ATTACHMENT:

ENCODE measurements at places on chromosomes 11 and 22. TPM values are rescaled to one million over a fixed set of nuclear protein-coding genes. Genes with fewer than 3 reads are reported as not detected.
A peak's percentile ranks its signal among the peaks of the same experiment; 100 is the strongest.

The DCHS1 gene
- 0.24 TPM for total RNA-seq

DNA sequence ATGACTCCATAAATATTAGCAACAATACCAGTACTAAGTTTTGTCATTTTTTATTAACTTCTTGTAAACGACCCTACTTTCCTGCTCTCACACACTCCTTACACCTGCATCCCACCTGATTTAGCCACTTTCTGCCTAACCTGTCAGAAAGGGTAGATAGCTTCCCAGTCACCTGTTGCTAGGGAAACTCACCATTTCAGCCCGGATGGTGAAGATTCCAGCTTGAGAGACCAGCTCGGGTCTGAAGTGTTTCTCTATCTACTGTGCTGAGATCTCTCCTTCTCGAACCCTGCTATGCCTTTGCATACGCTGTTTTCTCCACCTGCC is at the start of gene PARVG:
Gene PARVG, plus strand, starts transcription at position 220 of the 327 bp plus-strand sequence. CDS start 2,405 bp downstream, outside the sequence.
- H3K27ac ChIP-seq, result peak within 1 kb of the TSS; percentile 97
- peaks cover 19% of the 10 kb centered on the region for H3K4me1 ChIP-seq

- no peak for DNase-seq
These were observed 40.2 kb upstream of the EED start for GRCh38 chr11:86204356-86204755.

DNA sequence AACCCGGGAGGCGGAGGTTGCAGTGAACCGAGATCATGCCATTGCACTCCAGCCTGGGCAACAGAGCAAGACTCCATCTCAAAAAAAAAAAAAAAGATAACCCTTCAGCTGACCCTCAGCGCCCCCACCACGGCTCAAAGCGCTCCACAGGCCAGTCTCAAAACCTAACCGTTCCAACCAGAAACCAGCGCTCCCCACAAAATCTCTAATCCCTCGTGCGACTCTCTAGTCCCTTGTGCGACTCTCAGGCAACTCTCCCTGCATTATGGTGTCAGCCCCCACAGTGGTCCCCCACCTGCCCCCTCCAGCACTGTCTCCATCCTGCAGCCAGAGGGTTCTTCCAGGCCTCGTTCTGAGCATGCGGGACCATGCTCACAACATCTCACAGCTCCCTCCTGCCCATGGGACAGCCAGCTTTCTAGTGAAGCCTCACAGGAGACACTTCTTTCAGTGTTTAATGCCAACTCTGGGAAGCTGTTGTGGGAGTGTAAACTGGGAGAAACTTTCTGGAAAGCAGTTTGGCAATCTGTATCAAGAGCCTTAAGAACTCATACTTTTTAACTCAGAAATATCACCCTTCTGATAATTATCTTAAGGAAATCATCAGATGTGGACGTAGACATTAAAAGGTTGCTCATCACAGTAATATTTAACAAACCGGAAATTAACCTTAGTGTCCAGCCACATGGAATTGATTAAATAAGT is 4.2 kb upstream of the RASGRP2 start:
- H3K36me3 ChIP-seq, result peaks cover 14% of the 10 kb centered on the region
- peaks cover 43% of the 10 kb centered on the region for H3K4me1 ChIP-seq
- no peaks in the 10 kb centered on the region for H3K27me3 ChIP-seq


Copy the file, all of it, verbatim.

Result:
ENCODE measurements at places on chromosomes 11 and 22. TPM values are rescaled to one million over a fixed set of nuclear protein-coding genes. Genes with fewer than 3 reads are reported as not detected.
A peak's percentile ranks its signal among the peaks of the same experiment; 100 is the strongest.

The DCHS1 gene
- 0.24 TPM for total RNA-seq

DNA sequence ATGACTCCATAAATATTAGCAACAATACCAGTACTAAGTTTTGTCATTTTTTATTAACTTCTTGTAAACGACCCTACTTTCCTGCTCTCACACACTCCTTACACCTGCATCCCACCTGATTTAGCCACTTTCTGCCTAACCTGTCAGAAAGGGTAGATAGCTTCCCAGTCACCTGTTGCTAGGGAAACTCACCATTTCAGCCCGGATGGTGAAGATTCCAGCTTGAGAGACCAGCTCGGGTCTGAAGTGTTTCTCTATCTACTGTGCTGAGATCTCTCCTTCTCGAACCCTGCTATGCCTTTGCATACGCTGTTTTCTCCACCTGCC is at the start of gene PARVG:
Gene PARVG, plus strand, starts transcription at position 220 of the 327 bp plus-strand sequence. CDS start 2,405 bp downstream, outside the sequence.
- H3K27ac ChIP-seq, result peak within 1 kb of the TSS; percentile 97
- peaks cover 19% of the 10 kb centered on the region for H3K4me1 ChIP-seq

- no peak for DNase-seq
These were observed 40.2 kb upstream of the EED start for GRCh38 chr11:86204356-86204755.

DNA sequence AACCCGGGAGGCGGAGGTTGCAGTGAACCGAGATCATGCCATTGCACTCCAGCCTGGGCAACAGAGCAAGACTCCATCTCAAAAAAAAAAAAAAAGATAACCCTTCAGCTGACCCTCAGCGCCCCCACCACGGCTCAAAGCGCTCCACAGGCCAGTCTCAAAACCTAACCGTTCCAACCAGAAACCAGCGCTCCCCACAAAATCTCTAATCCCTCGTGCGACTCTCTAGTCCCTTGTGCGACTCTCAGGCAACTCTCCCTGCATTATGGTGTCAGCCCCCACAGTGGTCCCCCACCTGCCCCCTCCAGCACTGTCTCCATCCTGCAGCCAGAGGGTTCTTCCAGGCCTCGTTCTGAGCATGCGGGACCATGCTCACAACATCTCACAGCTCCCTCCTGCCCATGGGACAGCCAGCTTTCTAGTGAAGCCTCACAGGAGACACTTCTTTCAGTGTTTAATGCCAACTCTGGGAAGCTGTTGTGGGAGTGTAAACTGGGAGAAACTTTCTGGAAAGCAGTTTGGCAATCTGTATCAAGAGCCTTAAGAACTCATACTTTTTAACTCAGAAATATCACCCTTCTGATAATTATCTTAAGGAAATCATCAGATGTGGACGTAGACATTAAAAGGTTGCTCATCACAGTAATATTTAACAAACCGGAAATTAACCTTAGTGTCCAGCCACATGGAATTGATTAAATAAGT is 4.2 kb upstream of the RASGRP2 start:
- H3K36me3 ChIP-seq, result peaks cover 14% of the 10 kb centered on the region
- peaks cover 43% of the 10 kb centered on the region for H3K4me1 ChIP-seq
- no peaks in the 10 kb centered on the region for H3K27me3 ChIP-seq